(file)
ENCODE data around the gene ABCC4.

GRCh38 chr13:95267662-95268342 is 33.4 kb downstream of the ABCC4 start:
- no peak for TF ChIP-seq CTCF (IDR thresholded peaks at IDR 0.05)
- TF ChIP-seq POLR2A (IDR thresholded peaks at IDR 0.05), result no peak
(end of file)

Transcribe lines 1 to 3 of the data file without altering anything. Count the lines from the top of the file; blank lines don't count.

ENCODE data around the gene ABCC4.

GRCh38 chr13:95267662-95268342 is 33.4 kb downstream of the ABCC4 start:
- no peak for TF ChIP-seq CTCF (IDR thresholded peaks at IDR 0.05)